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How important are different schools for undergrad and graduate degree?

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  1. Aug 5, 2014 #1

    QuantumCurt

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    Hey everyone, I'm currently attending a community college, and heading into my last year here. I'm starting to fill out my transfer applications, and I was wondering how important it really is to attend different universities for your undergraduate and graduate degrees.

    I've always heard that one should do their degrees at different schools to gain wider exposure to different departments and different perspectives. I'm in a community college in Illinois. My two main target transfer schools are UC Berkeley, and U of I Urbana-Champaign. My ultimate goal is to go to Berkeley for my PhD, and I'm wondering if I should cross Berkeley off of my list for the remainder of my undergrad.

    As far as the quality of the school goes, there really isn't a whole lot of difference between UIUC and Berkeley, at least as far as I can tell. They're at least comparable in most respects. So I don't feel that I'd really be missing out on much either way. Berkeley has a larger draw in some respects because I've always intended to move to the west coast. UIUC has the draw of saving me around $20,000 in student loans.

    I'm hoping I can get some input on this. It would be much appreciated.
     
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  3. Aug 5, 2014 #2

    Choppy

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    It's not that important.

    I think what's often said is something along the lines of: "It's a good idea to apply to different schools for your graduate studies because it allows you to expand your horizons, learn from different perspectives, and increase your networking base."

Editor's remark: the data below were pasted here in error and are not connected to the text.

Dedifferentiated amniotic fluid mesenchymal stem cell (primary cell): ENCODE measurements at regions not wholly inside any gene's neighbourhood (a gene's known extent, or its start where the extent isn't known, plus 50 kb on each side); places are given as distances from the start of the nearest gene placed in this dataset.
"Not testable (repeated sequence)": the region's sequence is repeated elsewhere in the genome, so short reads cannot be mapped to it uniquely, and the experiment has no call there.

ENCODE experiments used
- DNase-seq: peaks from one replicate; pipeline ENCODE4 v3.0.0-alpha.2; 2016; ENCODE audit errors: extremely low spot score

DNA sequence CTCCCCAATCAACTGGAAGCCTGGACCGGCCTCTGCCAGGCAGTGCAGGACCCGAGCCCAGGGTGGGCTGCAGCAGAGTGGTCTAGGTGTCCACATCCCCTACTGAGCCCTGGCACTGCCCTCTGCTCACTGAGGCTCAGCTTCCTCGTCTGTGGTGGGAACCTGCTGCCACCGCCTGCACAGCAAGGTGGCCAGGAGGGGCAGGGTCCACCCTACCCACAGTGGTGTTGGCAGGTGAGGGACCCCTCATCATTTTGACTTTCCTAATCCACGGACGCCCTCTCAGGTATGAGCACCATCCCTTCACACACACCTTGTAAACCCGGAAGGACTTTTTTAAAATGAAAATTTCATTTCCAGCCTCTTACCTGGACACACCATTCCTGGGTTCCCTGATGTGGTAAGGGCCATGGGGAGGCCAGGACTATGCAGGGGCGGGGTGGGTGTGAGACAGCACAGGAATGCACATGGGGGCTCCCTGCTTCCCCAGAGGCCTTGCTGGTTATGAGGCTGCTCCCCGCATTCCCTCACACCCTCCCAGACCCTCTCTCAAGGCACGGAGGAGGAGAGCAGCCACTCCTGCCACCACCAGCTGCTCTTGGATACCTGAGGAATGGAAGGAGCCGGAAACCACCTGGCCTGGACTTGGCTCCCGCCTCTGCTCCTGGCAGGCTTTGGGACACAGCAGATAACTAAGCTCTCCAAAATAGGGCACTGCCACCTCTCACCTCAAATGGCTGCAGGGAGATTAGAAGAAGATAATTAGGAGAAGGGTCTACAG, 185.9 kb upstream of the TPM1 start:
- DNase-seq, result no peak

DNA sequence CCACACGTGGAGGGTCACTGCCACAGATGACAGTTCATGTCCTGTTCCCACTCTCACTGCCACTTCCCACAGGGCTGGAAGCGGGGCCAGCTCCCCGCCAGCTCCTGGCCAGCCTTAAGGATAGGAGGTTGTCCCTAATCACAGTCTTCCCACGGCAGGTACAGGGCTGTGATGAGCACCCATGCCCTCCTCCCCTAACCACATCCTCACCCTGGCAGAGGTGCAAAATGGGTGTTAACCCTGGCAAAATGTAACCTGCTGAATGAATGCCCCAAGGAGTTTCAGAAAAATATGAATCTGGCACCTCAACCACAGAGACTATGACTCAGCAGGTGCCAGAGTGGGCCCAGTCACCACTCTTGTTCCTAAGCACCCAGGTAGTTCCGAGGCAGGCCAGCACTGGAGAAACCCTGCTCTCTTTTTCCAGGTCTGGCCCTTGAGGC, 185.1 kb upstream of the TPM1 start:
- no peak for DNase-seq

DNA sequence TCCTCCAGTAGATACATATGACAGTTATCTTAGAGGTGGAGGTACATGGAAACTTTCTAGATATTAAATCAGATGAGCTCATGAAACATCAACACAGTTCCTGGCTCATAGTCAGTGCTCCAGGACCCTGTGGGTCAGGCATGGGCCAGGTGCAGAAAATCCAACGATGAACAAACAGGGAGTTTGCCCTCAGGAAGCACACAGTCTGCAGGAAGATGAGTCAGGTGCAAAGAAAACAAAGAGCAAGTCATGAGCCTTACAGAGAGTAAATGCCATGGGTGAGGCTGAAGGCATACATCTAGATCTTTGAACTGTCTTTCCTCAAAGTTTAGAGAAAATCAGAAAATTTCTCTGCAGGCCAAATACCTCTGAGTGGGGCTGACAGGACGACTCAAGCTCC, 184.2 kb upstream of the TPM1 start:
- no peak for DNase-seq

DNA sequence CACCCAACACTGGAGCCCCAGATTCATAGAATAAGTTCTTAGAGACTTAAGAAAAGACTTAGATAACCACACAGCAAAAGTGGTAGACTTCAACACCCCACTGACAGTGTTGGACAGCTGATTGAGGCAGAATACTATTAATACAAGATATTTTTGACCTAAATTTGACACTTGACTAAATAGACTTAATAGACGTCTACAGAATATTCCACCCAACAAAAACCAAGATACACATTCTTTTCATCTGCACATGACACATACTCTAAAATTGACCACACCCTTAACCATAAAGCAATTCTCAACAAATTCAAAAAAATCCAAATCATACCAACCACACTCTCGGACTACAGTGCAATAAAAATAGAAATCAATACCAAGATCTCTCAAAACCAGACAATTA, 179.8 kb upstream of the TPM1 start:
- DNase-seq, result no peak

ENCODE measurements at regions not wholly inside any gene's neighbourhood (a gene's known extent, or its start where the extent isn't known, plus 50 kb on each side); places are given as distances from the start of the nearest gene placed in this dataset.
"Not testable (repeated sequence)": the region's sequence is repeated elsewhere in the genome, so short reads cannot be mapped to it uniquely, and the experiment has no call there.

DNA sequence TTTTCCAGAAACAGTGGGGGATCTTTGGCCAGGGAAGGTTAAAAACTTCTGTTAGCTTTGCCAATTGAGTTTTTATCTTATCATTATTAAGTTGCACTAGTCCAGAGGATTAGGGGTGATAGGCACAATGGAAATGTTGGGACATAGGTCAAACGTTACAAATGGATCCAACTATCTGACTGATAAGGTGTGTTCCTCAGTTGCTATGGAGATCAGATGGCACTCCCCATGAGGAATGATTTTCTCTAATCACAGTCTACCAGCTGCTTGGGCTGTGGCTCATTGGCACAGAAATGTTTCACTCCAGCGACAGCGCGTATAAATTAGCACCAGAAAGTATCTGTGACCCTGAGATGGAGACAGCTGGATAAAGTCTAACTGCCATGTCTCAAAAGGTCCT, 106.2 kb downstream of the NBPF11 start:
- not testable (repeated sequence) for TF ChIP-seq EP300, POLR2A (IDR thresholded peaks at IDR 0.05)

This is different from: "Do not stay in the same place for your graduate studies as your were in for your undergraduate studies as it will somehow present you with academic or professional obstacles."

    Unfortunately the advice is often interpreted as the latter.

    There can be many good reasons for staying at the same school. You may find a professor or a group that you really like working with. Cost of living might be an issue. Social factors could even play a role in your decision.
    Ultimately you should make the decision based on where you think you will learn and perform the best.
     
  4. Aug 5, 2014 #3

    QuantumCurt

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    Thanks for the the input. My interpretation of it has indeed always been the latter.

    That puts me a bit more at ease about the situation. I'll most likely end up going to UIUC because of the drastically lower tuition and lower cost of living, but it's still up in the air. Berkeley still has a lot of draw, perhaps more so if it really isn't that crucial to attend separate universities for undergraduate and graduate degrees.
     
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